Red Sox: Boston’s historical search for a right-handed power bat

circa 1930: Full-length portrait of American baseball player Jimmie Foxx (1907 - 1967), first-baseman and slugger for the Philadelphia Athletics, wearing his uniform and holding the follow-through of his swing while standing at home plate. (Photo by Photo File/Getty Images)
circa 1930: Full-length portrait of American baseball player Jimmie Foxx (1907 - 1967), first-baseman and slugger for the Philadelphia Athletics, wearing his uniform and holding the follow-through of his swing while standing at home plate. (Photo by Photo File/Getty Images) /

The Boston Red Sox have had some great and not so great right-handed power hitters. What was in the past and what is in the future?

The Boston Red Sox have a search for their own Holy Grail and it is a right-handed power bat. The most successful have been external and not internal to acquire that one chip that is intricately designed for the confines of Fenway Park’s tempting target in left field.

Nothing unusual since baseball dimensions are limited to the infield with the outfield and foul territory the result of intoxicated designers or situational where the park has been squeezed into the neighborhood. Yankee Stadium still has that delicious target in right field for the lefty contingent.

Boston’s first attempt at securing such a formidable bat happened just after Tom Yawkey purchased the team. The Philadelphia Athletics were desperate for an infusion of cash and Yawkey had that and the A’s had Jimmie Foxx.  Foxx was known as “The Beast” and was a two-time MVP. Foxx soon made it a three-time MVP in his third Boston season. In seven seasons Foxx hit 222 home runs for the Red Sox. Their first foray into getting “that bat” was a success.

The next most notable was a shortstop from the St. Louis Browns named Vern Stephens.  Stephen’s first three seasons in Boston were dynamic with 98 home runs and an incredible 441 RBI. After that Stephens – like the double X – faded. That is the proverbial tease as Boston continued the hunt.

For recent inductees into “The Nation”, one of the best right-handed hitters in baseball came to Boston for eight seasons of premier hitting, laughable defense, and finally a sad farewell – Manny Ramirez. Manny being Manny was a .312 average, 274 home runs, and 868 RBI.  Well worth the aggravation. Another farewell is that of Mookie Betts who provided the bat and four other tools.

Now we have another outsider purchased on the baseball version of a wet market (free agency) in J.D. Martinez. Another pricey item that has shown the ability to do just what the offense needed – that right-handed power bat. But along the way, there have been busts of all sorts.

Some provided the RBI sustenance needed, but their temperament or shortcomings led to an exit. Here are a few that have surfaced from my memories, but there are far more – sorry Jason Bay, Tony Armas, Jackie Jensen, Jose Canseco, and a few more.

The most notable on the list from my view is Dick Stuart. Stuart tortured pitchers with inept fielding that is legendary.  Dr. Strangeglove slammed 75 home runs in two seasons and was gone. And with bad fielding comes the worst or the worst at third base in Butch Hobson. Hobson’s first full season was 30 home runs and 112 RBI to partner with just 27 walks and an AL-best 162 whiffs. Hobson made only 23 errors but “improved” to 43 the following season.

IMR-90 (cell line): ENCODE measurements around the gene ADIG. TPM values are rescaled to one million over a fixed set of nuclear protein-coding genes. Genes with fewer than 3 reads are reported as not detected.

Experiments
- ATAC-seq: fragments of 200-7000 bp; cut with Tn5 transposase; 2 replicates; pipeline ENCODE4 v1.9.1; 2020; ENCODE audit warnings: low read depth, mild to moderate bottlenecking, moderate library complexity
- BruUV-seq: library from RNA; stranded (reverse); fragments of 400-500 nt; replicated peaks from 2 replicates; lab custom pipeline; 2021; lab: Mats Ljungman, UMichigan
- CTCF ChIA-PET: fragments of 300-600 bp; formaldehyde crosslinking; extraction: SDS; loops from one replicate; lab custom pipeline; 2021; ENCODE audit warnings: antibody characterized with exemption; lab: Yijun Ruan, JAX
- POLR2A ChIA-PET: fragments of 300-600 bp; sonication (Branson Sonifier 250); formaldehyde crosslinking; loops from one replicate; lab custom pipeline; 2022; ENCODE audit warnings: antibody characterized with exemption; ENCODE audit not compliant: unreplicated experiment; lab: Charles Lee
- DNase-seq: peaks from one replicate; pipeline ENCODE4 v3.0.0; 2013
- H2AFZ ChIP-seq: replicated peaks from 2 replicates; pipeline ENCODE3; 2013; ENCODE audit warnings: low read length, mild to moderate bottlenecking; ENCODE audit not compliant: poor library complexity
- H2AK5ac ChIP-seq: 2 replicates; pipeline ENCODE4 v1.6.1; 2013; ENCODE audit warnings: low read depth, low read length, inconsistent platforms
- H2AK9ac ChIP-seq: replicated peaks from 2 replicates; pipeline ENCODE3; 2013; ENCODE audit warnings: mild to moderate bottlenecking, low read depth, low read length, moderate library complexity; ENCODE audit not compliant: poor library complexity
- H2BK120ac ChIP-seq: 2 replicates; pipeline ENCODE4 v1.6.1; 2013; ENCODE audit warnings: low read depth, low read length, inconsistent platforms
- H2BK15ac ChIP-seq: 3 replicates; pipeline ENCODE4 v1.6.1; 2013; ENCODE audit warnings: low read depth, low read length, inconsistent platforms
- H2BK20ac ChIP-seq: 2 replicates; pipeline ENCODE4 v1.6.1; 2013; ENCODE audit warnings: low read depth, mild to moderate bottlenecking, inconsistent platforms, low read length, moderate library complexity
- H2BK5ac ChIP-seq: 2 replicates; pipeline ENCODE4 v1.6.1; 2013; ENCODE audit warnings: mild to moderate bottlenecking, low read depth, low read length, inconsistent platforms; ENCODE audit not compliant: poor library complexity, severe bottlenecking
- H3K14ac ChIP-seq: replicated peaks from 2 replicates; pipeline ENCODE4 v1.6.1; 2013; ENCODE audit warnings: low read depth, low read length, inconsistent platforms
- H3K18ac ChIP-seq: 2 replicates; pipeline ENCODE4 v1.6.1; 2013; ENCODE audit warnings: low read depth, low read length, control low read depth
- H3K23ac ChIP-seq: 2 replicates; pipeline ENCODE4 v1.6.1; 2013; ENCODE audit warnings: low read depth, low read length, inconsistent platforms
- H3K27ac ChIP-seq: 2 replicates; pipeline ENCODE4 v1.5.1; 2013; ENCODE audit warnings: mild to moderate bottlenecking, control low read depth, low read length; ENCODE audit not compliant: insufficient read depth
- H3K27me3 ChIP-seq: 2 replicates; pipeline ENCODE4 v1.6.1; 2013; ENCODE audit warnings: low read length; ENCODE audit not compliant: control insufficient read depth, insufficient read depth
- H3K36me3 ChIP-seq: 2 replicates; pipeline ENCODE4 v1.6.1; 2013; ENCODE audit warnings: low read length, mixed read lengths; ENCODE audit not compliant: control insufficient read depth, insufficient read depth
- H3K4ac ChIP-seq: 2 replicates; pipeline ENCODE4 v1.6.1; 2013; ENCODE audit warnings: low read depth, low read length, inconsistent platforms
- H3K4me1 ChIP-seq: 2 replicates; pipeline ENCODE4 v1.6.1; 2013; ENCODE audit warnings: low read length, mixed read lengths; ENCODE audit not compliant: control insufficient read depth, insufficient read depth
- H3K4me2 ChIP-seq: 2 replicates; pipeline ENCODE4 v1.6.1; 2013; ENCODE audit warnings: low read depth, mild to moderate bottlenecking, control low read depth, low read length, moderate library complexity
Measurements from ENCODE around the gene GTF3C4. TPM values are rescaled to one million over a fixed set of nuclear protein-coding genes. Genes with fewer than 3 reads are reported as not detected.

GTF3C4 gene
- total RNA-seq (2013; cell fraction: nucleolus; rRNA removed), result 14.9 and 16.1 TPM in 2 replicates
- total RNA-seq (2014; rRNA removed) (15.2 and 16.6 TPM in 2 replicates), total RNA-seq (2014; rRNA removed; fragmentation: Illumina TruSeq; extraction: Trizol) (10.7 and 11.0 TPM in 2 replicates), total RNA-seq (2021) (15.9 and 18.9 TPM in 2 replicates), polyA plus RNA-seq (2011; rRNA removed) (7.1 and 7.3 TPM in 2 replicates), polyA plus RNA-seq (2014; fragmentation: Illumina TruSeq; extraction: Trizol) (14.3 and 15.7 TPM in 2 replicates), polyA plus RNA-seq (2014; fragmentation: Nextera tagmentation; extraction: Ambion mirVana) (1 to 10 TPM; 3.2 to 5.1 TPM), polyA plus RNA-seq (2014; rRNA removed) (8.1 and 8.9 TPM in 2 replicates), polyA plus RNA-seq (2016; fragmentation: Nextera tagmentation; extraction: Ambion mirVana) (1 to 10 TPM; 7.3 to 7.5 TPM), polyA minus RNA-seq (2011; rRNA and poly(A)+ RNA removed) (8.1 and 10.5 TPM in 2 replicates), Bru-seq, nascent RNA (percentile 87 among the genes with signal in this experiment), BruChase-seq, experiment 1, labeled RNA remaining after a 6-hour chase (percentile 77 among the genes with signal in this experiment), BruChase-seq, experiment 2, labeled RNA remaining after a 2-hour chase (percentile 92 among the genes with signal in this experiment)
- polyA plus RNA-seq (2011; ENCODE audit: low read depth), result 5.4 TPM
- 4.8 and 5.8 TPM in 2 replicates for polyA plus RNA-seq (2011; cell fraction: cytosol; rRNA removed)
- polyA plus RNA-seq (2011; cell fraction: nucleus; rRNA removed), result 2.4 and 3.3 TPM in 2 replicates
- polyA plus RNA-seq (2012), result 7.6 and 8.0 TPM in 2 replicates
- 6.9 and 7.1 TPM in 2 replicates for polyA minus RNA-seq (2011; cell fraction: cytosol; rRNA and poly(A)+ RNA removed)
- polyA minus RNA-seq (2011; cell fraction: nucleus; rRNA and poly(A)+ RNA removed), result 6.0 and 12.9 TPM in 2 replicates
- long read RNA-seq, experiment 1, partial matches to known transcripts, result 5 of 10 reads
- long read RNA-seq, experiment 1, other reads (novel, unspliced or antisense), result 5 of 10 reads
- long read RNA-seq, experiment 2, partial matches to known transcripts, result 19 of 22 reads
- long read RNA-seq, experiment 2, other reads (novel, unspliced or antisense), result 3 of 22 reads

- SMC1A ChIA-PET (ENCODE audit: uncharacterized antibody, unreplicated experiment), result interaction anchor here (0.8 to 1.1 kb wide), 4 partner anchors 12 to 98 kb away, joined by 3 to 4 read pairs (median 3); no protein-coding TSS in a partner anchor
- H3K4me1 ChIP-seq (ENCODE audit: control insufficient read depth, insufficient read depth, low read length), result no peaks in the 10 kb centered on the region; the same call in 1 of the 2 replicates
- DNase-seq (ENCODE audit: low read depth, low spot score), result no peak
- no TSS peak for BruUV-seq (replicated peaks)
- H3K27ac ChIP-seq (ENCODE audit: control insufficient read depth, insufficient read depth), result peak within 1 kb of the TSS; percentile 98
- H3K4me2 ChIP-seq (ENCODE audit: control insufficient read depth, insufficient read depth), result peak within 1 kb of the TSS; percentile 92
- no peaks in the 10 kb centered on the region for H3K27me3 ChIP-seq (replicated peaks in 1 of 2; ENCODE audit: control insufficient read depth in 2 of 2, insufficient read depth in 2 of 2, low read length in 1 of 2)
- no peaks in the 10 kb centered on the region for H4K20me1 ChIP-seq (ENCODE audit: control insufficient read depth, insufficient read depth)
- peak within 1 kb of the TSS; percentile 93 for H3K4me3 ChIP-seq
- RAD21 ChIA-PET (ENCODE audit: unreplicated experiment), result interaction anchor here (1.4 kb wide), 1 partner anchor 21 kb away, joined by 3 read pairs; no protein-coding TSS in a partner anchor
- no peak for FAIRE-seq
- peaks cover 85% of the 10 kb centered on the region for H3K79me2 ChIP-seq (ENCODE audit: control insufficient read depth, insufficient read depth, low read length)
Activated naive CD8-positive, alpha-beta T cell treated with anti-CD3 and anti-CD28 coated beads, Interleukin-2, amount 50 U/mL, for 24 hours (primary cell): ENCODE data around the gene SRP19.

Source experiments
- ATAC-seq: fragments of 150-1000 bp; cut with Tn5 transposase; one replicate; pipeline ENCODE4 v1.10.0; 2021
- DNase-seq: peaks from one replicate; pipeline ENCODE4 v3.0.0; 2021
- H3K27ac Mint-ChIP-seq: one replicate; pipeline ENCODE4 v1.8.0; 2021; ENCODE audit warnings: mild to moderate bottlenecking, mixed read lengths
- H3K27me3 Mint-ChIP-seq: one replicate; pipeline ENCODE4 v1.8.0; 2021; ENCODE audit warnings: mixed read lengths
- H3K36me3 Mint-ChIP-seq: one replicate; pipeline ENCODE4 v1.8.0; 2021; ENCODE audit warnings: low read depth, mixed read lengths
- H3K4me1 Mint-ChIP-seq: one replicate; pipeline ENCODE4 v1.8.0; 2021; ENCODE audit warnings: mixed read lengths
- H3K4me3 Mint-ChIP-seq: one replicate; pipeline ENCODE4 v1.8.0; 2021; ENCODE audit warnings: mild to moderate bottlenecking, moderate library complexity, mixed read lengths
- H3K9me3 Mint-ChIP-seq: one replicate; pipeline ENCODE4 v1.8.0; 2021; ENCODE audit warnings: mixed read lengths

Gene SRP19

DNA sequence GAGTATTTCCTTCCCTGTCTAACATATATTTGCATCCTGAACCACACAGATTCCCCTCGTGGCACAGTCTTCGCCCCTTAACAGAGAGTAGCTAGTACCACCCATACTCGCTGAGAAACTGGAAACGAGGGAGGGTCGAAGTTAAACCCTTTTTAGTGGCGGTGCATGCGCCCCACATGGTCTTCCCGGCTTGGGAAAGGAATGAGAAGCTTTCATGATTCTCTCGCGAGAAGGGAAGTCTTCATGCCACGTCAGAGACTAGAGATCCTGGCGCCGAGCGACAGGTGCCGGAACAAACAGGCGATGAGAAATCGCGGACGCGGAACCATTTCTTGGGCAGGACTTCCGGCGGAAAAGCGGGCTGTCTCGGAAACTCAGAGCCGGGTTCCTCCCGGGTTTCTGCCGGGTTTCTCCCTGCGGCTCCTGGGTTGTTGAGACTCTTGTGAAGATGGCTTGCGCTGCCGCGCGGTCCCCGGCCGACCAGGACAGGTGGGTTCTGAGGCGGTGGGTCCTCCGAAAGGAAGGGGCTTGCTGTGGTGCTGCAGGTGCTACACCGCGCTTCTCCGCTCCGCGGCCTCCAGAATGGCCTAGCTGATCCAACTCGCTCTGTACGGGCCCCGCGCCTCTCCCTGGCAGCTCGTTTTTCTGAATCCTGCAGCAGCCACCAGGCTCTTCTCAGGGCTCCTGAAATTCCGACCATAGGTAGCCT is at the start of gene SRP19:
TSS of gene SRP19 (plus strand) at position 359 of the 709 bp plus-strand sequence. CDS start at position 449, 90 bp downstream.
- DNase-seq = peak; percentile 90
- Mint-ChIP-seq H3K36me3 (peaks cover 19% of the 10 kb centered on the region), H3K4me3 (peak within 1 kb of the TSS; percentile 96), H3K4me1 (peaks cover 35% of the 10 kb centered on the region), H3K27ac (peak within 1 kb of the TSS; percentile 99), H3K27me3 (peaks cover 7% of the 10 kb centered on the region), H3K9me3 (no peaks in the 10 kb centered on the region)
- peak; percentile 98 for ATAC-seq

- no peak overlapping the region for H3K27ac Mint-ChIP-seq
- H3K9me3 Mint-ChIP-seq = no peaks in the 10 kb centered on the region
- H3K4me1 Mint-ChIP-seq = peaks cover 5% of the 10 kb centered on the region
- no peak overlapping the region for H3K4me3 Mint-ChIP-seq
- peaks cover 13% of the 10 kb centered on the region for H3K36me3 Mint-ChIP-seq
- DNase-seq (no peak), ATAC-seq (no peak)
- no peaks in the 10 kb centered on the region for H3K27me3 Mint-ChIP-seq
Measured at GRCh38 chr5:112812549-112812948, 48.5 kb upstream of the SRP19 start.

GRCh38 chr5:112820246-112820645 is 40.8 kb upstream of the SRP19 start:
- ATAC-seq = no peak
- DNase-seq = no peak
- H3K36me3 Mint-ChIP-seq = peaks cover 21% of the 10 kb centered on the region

In the 1950s, Boston’s search provided a big success if big is defined as 6’5” and 144 RBI in Walt Dropo. A farm system and Yawkey checkbook success that failed only because of a serious wrist injury. In 1952 Dick Gernert looked like a future plus, but it never really materializes. Gernert did hit 101 home runs but never got into that track of 30+ for several seasons. Generally, the mold was physically large and white.

Next up was a favorite of mine in Norm Zauchin who hit 27 home runs in his first season and had 93 RBI.  Not bad for a beginning but it was the highlight as Zauchin went steadily downhill. Trades can bring pain and that meant the trade of pitcher Frank Baumann for Ron Jackson.

Jackson had hit 21 home runs for the 1958 White Sox. After a dismal injury-marred 1959 Jackson became available and managed to hit exactly zero home runs for the Red Sox. And Baumann? Led AL pitchers in ERA (2.67) in 1960.

More from Red Sox News

Let’s speed up to the present and see if somewhere there is a possible bat other that Martinez and Xander Bogaerts that could be the next right-hand power bat for the Red Sox. Michael Chavis showed that ability with towering home runs, but the batting average and propensity to whiff may combine to limit Chavis. However, Chavis’ potential is such he’ll be given an extra-long look and hopefully, any Will Middlebrooks or Ryan Lavarnway memories will dissipate.

Bobby Dalbec is now 25-years-old and will start the season – if there is a season – at Pawtucket (AAA). Dalbec had the calling card – prodigious power but he has a flaw – contact. Dalbec does have that one ingredient that will give him the very long look – power.

Sometimes the power package is not large such as Betts or Jim Wynn. Is the possibility there for Jeter Downs? Downs was tossed into the Betts trade and did slam 24 home runs in 2019. Projections have Downs in the 20+ home run range.

Next. Remembering my first trip to Fenway Park. dark

Sifting through the Red Sox prospect list there is simply a dearth of right-handed power on the horizon. Triston Casas is the number one prospect but is a left-handed bat. The Red Sox may have to either get lucky with a draft pick, even luckier with a trade or find some spare change for a free agent.